When building a criminal case, police officers and prosecutors often rely on eyewitness testimony to prove the guilt of a crime. Over the last few decades, scientists and researchers have come to believe that eyewitness testimony may not be as accurate as previously believed.
Many see memory as a type of recorder, where events play back exactly as they happened, but scientists believe this is not entirely accurate. Brains hold on to certain important memories, but those that happen between those peaks are often vague and indefinite. Because of this, emotion is often used to fill in the blanks when people cannot recall the details of an event.
Eyewitness testimony and wrongful conviction
According to the Constitutional Rights Foundation, studies done by prominent universities show that eyewitness testimony accounts were cause for close to 50% of wrongful convictions. Because it is difficult to tell if someone accurately recalls an event, forensic science has become more important in providing solid proof that someone is guilty of a crime.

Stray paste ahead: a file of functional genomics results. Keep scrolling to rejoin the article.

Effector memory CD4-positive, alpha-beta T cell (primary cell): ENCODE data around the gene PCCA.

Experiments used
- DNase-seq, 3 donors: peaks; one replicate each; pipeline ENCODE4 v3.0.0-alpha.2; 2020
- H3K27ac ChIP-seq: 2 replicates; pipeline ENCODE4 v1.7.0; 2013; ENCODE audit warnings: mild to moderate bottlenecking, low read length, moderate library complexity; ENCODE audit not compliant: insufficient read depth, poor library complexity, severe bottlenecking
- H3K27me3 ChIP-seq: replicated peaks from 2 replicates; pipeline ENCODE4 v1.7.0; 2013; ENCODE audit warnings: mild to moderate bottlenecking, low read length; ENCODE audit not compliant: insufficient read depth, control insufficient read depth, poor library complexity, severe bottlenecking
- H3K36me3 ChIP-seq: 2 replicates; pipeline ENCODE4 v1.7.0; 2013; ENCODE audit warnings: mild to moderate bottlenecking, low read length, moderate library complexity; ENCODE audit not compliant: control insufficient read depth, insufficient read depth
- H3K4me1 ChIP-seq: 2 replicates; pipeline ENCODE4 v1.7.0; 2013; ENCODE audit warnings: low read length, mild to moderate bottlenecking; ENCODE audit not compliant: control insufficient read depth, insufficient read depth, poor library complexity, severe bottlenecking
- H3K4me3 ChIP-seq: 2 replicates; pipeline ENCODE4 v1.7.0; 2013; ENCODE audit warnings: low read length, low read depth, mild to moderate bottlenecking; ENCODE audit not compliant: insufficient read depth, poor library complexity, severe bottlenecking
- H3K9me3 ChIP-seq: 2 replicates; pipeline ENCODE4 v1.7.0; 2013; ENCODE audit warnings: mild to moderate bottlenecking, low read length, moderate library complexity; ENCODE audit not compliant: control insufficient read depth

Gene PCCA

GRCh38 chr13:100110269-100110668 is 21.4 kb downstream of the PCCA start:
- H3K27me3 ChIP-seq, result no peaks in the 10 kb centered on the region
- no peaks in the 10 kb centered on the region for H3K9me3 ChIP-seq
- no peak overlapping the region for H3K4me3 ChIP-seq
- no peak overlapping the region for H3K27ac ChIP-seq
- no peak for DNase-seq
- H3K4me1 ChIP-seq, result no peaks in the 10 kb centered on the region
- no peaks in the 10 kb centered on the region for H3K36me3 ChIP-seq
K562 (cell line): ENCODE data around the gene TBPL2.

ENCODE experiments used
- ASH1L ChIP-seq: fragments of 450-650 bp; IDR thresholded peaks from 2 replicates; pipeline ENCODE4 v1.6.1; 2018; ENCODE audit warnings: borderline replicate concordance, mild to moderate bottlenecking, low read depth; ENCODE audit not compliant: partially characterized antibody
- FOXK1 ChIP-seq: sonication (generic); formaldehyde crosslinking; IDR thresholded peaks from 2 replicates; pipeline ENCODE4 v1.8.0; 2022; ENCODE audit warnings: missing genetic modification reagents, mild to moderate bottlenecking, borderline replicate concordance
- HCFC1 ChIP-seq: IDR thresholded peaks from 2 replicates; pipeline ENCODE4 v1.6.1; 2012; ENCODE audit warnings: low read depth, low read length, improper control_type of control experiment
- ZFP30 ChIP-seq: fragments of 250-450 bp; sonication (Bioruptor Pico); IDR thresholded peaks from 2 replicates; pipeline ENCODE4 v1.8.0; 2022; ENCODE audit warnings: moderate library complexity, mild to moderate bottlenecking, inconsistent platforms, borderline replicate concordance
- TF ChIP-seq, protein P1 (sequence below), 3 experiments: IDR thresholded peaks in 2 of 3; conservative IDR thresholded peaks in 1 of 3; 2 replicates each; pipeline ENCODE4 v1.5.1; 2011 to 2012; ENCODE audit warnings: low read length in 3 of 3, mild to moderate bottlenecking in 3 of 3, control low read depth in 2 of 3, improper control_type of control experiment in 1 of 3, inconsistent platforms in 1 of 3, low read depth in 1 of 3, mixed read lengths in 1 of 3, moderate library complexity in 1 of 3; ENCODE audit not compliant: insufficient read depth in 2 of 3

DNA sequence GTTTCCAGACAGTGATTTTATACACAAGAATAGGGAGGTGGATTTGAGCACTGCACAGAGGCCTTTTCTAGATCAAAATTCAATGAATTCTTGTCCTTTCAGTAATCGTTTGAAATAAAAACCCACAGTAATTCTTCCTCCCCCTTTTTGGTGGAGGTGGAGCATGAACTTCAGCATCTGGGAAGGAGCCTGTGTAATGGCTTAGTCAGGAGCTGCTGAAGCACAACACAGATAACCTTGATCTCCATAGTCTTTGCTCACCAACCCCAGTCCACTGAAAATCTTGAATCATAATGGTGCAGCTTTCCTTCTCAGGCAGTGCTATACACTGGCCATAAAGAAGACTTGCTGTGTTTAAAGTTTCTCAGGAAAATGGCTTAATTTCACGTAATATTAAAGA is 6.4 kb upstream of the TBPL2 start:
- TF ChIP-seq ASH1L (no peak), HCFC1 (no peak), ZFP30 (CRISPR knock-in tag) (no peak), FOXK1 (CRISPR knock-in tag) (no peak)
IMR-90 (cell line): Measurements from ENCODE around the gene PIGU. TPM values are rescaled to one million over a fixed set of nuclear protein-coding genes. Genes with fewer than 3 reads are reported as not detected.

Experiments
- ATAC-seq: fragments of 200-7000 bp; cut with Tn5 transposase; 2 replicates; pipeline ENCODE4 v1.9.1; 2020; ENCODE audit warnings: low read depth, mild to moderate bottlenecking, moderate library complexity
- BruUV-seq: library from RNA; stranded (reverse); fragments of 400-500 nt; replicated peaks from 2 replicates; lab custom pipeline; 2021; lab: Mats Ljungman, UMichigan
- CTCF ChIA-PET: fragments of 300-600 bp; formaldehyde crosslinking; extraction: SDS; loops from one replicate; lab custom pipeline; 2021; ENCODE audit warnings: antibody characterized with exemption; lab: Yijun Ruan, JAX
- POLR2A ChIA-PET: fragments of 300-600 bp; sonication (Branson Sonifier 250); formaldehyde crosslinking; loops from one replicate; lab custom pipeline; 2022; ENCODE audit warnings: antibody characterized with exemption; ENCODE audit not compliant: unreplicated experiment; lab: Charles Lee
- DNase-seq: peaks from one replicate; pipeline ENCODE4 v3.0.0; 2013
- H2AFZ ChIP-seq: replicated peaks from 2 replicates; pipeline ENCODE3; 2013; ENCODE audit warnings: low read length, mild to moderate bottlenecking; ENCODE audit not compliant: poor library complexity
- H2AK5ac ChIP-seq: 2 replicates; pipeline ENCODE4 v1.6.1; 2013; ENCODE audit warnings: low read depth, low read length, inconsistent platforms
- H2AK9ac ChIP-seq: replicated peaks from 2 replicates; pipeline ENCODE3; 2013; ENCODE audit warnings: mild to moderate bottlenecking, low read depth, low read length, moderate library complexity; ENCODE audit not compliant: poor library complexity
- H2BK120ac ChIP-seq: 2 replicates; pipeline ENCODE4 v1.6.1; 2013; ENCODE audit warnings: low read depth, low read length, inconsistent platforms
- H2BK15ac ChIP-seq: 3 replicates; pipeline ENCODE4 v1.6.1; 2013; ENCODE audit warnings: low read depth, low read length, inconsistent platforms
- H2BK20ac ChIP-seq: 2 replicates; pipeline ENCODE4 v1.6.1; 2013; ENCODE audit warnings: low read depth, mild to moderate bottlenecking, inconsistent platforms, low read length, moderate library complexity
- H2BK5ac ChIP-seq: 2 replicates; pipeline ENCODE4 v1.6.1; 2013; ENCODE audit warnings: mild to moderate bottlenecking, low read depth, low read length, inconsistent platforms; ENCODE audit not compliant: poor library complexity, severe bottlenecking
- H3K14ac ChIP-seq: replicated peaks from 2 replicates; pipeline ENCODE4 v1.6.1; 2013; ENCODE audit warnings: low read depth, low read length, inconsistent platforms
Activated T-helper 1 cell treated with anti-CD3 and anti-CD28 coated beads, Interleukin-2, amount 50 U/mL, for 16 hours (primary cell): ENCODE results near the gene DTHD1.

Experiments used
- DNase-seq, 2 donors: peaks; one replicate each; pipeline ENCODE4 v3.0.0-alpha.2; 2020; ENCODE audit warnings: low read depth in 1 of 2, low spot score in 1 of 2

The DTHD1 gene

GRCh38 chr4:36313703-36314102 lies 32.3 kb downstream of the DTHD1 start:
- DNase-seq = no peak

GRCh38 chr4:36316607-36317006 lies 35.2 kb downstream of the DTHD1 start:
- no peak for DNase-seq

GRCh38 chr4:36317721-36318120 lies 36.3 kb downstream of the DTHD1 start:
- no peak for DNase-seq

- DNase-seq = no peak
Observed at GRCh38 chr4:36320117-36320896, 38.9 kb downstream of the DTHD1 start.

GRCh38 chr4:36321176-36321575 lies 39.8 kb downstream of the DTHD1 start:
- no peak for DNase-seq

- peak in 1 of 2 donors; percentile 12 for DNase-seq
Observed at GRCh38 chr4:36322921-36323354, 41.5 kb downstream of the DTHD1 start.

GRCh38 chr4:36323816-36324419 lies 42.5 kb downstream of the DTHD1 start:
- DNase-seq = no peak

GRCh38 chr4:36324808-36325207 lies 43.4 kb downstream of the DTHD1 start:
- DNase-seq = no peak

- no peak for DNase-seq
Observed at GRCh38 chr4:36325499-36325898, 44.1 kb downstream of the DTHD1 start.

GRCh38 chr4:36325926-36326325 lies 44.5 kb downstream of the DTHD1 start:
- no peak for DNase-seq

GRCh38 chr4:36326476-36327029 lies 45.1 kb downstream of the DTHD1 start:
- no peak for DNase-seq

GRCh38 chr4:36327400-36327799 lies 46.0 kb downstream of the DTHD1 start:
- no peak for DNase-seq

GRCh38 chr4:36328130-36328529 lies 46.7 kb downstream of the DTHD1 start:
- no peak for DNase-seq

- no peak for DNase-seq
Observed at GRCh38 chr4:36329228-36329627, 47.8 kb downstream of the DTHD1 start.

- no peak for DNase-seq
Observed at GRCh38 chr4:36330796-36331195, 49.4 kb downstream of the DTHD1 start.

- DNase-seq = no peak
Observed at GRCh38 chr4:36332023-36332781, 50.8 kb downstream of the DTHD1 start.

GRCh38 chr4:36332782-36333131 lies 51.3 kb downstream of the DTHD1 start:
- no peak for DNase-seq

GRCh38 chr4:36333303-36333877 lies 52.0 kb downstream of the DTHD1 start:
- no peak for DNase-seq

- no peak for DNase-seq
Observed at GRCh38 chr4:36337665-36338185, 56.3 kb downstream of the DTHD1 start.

How does this play out in identifying a suspect?
To avoid these problematic situations in criminal court, scientists say to inform a witness that a line-up or photo spread may not contain the suspect. When using a line-up or photo spread, all participants should look similar. The person conducting the study should have no idea who the suspect is, and that person should avoid prompting statements to the eyewitness.
While this is still not a perfect science, the way law enforcement uses eyewitness testimony can improve with the right information. Because suspect identification is vital in the pursuit of justice, eyewitness testimony should be handled carefully and in an unbiased manner.